President Michael D Higgins has praised Liverpool for its pioneering role in forging a strong overseas Irish community.
Branding the Merseyside hub as the most Irish of British cities, he said expatriate organisations there and around the globe played a very important role in society.
Speaking on the second day of an official three-day trip to north-west England, promoting business and cultural ties between Ireland and Britain, the president was greeted by cheering crowds.
Hundreds turned out as Mr Higgins, 71, accompanied by his wife, Sabina, met members of Liverpool's Irish community at the St Michael's Irish Centre in Everton.
The city has a significant Irish population dating back to the Famine era.
Addressing an audience of around 200, the president said: "Centres like St Michael's are a crucial part of a truly functioning and multi-cultural society. Vibrant and diverse Irish organisations, proud of their heritage but open to all, continue to play a hugely important role in towns, cities and villages all over the world.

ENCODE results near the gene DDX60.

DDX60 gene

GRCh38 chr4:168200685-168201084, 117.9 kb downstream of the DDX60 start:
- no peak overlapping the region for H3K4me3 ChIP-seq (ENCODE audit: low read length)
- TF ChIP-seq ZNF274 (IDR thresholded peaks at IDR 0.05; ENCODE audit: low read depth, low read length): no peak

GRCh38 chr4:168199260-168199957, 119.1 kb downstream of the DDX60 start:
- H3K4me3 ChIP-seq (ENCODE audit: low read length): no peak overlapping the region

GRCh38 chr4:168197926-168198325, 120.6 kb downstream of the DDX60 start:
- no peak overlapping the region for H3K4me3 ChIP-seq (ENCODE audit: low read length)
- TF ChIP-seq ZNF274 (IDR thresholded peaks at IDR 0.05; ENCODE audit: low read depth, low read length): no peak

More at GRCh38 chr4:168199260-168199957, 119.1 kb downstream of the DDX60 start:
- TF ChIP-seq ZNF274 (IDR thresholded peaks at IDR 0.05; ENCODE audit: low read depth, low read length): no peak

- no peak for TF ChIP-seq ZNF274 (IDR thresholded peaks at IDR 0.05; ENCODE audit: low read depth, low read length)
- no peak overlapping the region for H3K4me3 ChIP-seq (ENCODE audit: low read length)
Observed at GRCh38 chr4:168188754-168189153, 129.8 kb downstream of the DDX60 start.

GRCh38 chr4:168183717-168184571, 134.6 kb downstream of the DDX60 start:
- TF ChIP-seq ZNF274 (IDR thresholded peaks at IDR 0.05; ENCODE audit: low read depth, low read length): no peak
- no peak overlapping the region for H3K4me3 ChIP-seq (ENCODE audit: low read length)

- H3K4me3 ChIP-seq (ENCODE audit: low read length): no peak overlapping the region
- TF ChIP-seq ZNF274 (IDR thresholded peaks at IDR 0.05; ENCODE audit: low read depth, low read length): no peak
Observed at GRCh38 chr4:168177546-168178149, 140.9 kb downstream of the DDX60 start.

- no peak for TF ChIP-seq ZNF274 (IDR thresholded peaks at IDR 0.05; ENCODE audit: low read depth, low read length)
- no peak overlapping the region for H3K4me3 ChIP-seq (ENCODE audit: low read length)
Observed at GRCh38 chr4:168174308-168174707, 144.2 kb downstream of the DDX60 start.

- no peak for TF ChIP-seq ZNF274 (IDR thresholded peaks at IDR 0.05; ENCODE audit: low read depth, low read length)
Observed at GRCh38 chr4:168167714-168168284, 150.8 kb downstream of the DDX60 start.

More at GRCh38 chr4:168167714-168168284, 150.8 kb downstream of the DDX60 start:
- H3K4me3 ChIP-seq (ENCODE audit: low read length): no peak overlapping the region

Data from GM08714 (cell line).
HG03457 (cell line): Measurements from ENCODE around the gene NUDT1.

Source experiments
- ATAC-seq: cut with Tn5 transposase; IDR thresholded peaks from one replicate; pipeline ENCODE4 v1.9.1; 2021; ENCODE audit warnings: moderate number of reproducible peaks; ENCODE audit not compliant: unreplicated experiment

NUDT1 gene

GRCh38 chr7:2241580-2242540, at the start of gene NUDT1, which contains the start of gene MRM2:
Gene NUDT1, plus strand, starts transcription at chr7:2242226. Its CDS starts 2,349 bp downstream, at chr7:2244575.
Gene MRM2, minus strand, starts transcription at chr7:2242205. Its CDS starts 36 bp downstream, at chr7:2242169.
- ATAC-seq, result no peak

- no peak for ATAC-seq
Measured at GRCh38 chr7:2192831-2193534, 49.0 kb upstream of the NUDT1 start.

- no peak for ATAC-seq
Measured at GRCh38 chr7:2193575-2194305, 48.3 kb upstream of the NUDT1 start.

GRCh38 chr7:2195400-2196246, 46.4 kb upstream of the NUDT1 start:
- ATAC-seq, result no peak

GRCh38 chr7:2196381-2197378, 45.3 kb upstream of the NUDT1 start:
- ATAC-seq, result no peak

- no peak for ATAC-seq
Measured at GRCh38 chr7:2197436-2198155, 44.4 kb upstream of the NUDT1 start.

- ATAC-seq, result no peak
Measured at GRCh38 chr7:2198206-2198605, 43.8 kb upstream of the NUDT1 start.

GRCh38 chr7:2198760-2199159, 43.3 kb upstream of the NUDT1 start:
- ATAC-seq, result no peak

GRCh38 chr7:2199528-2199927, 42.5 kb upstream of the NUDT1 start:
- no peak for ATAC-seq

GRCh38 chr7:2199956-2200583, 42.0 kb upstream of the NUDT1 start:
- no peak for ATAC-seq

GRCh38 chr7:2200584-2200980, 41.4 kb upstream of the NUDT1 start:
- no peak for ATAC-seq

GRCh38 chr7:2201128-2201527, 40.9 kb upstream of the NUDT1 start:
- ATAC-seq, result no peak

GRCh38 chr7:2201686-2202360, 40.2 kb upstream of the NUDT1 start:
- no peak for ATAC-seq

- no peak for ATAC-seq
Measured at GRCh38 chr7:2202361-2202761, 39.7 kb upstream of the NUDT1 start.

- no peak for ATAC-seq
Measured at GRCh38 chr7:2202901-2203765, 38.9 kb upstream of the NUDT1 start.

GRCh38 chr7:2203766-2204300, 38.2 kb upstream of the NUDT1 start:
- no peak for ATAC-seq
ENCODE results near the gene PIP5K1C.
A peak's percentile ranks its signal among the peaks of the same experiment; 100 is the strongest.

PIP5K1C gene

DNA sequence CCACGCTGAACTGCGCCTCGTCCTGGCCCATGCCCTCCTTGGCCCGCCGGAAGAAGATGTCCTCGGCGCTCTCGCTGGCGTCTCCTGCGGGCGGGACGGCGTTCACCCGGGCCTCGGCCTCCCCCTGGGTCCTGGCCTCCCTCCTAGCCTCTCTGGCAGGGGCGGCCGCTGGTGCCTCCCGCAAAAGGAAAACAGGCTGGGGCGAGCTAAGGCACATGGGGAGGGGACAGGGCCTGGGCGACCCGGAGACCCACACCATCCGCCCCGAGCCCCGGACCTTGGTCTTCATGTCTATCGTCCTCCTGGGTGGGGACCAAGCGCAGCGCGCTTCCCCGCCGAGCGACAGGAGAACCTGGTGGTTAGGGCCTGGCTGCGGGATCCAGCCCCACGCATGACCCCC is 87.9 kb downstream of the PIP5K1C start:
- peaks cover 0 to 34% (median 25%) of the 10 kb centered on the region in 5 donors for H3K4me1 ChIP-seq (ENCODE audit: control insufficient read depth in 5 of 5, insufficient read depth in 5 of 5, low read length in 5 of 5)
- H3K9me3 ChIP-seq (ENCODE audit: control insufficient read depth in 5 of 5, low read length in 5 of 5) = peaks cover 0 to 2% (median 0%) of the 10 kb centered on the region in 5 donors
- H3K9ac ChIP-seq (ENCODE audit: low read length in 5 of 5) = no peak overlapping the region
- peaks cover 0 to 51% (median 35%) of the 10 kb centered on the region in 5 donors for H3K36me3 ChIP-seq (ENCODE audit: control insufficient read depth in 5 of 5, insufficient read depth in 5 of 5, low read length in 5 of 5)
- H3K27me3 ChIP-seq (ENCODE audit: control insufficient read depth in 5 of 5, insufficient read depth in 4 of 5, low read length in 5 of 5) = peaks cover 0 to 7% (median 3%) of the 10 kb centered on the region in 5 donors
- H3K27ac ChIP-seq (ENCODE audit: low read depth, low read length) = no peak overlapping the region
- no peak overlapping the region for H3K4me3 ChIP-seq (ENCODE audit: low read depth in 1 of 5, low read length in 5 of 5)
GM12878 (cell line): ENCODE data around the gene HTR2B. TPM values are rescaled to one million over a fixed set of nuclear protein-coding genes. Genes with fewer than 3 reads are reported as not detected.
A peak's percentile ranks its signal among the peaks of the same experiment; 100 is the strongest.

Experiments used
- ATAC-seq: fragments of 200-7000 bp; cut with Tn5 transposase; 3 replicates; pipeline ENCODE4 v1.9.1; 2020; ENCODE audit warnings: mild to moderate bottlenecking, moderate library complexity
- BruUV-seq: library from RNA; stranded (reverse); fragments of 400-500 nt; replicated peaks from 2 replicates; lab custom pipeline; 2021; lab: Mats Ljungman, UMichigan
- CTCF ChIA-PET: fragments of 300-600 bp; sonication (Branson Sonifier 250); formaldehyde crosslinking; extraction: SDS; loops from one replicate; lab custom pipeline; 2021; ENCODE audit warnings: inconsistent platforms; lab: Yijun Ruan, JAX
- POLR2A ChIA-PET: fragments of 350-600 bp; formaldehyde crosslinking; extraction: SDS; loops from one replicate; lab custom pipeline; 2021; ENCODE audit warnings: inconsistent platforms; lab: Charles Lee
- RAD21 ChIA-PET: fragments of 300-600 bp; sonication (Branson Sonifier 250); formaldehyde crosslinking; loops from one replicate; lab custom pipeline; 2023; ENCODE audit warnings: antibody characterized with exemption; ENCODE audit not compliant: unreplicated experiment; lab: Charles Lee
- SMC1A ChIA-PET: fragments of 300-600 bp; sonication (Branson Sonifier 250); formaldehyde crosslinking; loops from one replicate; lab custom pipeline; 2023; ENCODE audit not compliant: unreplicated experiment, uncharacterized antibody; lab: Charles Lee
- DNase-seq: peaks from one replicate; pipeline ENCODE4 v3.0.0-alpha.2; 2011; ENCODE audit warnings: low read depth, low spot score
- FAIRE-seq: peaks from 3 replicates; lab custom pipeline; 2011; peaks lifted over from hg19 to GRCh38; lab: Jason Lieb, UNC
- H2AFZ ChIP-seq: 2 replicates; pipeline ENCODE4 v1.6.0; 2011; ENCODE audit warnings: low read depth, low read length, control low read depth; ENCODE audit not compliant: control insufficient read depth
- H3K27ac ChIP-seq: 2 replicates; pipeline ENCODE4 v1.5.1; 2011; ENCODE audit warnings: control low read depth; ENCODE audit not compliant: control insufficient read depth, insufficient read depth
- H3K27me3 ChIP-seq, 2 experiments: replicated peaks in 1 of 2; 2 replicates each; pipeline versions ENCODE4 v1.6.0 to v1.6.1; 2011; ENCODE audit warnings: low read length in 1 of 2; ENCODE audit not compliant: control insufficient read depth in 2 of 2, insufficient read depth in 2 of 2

"And here in Great Britain, Liverpool - the most Irish of British cities - has led the way."
Pat Lynch, centre chairman, said it was a "huge honour" for the president to visit. "It really is important to us," he said. "Our Irishness has never been lost and a visit like this reinforces that connection with our heritage and lets us know that we are cared for, which is important when you're away from home."
Earlier, the president and his wife, who arrived in the UK on Wednesday, attended a launch of the Irish Government's flagship tourism initiative, The Gathering.
"I think those who come in 2013 will find a very rich programme. It has been enhanced in practically every county in Ireland, there are over 1,000 events that have been announced already," he said. "What I have been saying to people is that if you have been thinking of coming soon, come next year because you'll find people very well prepared."